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Home / Entertainment / 23 seasonal walks to soak up the brilliant autumn colours

23 seasonal walks to soak up the brilliant autumn colours

Carreg Cennen and Llygad Llwchwr

Robert Payne / Flickr / Creative Commons
Carreg Cennen Castle

Approximately 5.5 miles long, the dramatic Carreg Cennen Castle is the start and focal point of this stunning walk… but it’s far from the only highlight. From the castle, the route drops down to cross the river Cennen then rises back up through woods and fields onto open moorland. It also features the intriguing Llygad Llwchwr, (the Eye of the Loughor), the source of the river where it emerges after flowing for around four or five miles underground.

Tywi Valley and Twm Sion Cati’s Cave

Tom Gough / Flickr / Creative Commons
The Tywi river near Rhandirmwyn

A delightful walk alongside the roaring but still infant River Towy, through woodland and offering the challenge of finding the well-hidden Twm Sion Cati‘s cave. This walk follows way-marked paths through wet and oak woodlands to the fast-flowing River Tywi. It’s also a great place to spot Red Kites and there are fantastic views of the river as it crashes through the valley.

Related: Get outdoors for glorious garden walks and autumnal adventures


This scenic three-mile circular walk takes you through the steep-sided ancient oak woodland of Lawrenny, overlooking the main Daugleddau River and along the tidal creeks of Garron Pill and the Cresswell River. Upstream from the busy port of Milford Haven lies a world of drowned wooded valleys with a wide expanse of salt marshes and mudflats.

Dolmelynllyn Estate walk

GanMed64 / Flickr / Creative Commons
Rhaeadr Ddu Falls on the Dolmelynllyn Estate walk

This four-mile walk features the Rhaeadr Ddu Falls and the remains of the Cefn Coch gold mine. Continue along paths following waymarkers into Forestry Commission woodland. The walk also passes through a conifer plantation and out on to open mountain. As you pass the 19th century gold workings, look out for early and more recent stamping mills, the barracks and a powder hut. The path will lead you down to the ruined cottage of Berthlwyd.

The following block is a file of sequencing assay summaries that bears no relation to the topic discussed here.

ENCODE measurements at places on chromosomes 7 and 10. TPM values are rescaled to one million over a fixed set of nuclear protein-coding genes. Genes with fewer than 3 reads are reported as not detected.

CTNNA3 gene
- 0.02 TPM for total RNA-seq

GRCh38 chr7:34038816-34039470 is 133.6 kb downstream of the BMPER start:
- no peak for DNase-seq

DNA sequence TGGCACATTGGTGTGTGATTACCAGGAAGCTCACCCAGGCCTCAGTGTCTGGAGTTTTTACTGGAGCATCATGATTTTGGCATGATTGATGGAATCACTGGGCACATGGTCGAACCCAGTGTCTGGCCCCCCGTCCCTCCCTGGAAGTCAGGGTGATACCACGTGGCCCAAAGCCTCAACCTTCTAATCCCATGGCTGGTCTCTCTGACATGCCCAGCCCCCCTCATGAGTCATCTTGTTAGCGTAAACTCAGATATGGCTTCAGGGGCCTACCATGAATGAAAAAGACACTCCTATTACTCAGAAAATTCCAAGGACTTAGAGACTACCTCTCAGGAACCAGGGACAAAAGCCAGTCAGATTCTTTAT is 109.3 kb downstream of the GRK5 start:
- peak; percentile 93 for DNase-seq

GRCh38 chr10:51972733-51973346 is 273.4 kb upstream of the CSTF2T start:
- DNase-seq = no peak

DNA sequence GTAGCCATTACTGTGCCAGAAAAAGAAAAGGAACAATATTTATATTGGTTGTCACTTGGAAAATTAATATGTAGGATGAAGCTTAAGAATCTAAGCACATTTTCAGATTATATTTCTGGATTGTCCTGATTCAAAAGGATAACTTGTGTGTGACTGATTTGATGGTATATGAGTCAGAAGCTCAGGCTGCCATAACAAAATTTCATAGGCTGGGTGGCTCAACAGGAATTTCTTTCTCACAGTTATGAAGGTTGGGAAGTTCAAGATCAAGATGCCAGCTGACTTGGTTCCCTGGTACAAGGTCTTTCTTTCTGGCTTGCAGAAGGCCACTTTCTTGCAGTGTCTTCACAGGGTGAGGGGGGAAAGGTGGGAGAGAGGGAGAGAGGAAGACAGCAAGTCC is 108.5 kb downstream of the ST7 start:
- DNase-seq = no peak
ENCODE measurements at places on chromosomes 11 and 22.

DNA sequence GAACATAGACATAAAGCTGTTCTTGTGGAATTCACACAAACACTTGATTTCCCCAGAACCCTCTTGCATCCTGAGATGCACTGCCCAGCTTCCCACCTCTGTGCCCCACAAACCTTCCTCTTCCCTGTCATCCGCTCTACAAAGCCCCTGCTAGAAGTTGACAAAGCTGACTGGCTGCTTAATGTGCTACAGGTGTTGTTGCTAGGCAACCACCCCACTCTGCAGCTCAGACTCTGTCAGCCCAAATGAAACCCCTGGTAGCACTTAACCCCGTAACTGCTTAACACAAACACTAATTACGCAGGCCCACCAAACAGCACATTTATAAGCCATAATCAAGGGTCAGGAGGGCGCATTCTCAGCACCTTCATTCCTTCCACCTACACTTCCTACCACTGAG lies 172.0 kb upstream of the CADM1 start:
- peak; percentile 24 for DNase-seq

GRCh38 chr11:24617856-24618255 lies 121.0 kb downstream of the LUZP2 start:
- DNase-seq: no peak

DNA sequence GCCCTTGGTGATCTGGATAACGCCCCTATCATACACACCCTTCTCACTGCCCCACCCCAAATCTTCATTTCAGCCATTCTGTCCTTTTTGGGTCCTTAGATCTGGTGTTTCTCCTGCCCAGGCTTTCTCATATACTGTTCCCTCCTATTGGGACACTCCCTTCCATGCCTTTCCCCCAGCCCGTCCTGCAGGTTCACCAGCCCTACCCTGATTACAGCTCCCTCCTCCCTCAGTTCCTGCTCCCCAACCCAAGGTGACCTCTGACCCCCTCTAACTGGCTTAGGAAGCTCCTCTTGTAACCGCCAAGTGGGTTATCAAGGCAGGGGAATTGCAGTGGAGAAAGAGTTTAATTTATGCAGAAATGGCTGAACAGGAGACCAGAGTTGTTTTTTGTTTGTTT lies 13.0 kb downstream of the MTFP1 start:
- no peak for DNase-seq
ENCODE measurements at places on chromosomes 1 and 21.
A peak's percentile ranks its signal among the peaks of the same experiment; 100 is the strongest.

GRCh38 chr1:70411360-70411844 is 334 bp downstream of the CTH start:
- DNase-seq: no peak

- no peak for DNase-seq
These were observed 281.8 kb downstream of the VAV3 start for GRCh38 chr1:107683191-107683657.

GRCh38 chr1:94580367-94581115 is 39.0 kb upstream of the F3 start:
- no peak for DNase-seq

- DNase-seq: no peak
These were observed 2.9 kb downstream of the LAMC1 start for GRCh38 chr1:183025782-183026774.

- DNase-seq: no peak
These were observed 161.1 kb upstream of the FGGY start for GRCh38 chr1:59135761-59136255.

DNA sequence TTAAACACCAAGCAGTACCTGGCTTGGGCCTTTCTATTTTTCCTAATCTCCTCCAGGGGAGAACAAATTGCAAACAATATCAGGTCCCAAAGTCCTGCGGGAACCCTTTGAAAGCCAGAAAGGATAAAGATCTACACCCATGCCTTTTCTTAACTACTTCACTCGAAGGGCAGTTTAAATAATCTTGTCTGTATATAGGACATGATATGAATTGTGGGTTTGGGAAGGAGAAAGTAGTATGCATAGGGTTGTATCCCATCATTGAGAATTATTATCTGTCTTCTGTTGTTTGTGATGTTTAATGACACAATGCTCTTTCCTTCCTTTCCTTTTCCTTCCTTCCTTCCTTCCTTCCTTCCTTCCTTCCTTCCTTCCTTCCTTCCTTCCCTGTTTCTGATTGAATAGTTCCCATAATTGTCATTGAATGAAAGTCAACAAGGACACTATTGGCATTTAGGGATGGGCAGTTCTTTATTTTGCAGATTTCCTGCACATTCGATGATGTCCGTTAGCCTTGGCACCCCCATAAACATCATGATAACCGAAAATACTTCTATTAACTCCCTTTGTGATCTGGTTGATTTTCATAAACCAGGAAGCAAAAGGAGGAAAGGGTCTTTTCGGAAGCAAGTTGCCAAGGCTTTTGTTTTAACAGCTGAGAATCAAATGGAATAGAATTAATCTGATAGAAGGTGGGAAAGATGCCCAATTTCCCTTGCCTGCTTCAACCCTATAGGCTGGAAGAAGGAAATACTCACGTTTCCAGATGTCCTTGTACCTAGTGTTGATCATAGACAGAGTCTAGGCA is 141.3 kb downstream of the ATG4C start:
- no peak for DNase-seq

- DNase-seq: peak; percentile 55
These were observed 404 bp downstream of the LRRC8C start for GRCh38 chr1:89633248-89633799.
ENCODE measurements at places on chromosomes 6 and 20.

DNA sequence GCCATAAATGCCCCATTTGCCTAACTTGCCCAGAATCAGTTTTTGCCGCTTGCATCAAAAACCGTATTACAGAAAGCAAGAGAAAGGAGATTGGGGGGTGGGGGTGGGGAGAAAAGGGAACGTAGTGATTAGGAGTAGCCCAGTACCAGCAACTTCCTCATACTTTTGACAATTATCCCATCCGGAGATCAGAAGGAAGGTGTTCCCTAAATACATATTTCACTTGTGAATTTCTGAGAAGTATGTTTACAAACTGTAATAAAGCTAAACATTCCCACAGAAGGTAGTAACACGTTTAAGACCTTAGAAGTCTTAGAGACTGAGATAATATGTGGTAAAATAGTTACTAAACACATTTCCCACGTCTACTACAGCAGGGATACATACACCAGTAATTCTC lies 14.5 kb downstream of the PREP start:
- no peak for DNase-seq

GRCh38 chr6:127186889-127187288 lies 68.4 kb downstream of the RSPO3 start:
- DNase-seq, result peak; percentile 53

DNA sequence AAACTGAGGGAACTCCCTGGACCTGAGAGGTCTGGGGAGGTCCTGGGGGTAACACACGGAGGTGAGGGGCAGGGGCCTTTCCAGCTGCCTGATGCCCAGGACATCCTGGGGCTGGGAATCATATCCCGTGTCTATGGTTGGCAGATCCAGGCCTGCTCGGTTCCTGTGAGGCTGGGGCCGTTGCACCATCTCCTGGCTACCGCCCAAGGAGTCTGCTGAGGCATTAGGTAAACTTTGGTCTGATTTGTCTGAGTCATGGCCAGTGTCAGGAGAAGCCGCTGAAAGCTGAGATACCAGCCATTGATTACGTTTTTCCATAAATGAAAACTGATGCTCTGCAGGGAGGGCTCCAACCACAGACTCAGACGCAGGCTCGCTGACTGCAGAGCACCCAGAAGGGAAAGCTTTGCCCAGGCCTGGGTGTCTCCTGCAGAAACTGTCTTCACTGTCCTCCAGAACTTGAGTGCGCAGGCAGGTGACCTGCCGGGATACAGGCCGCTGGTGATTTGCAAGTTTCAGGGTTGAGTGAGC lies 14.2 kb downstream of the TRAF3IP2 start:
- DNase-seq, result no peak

Related: 21 pictures that’ll make you want to walk the Wales Coast Path right now

Chirk Garden Wood walk

This easy woodland walk has spectacular views across the Ceiriog valley. And you can meet the woodland pigs, being used to graze parkland to help restore the area to traditional wood pasture, a habitat for all kinds of wildlife.

Menai Strait wildlife and woodland walk

Airwolfhound / Flick / Creative Commons
Plas Newydd
Plas Newydd

Explore the walled woodland that is Glan Faenol and perhaps catch a glimpse of a seal in the Menai Strait. This walk features varied native woodland and ancient parkland with views of the house and gardens at Plas Newydd and the hills of Snowdonia. The trees provide some truly special autumn colours and Plas Newydd Gardens and the historic home are good to explore after your walk.

Sgwd yr Eira, Brecon Beacons

Claire Cox / Flickr / Creative Commons
Sgwd yr Eira

A gorgeous woodland walk leads to this waterfall… and the extra special element to this walk is that you can get behind the falls (be careful). It’s safest to stick to the waymarked trail, which tends to follow higher ground. There are also riverside paths, but these feature scary and dangerous drops. This walk can be made longer by taking in “The Four Falls Walk”, which is at least three hours but takes in the area’s other gorgeous waterfalls.

Bute Park and Llandaff Fields, Cardiff

Jeremy Segrott / Flickr / Creative Commons
Bute Park in Autumn
Bute Park in Autumn

Walk the flat and colourful Bute Park any way you like, you can walk alongside the River Taff and take in Llandaff Fields too. Bute Park is classed as one the of the best urban tree collections in the country and you can do an officer-led Arboretum

Related: Grab your walking boots and discover 9 amazing facts and more about Cardiff city centre

Margam Country Park

The 2-5-mile Monastic Trail (which has some steep sections) takes walkers around the back of Margam Castle and the iron age hillfort and up through woods to the remains of the medieval church Hen Eglwys, passing the fish pond so remember some bread to feed the ducks! Afterwards, a short drive takes you to traditional country inn The Prince of Wales at Mawdlam, Kenfig.

Castell Coch and Fforest Fawr

Ben Salter / Flickr / Creative Commons
Castell Coch in Autumn
Castell Coch in Autumn

The dragon trail around Forest Fawr behind Castell Coch is ideal for families. There are wood carvings along the route, fabulous views and it’s great for collecting conkers.

Related: 4 breathtaking family walks in Gower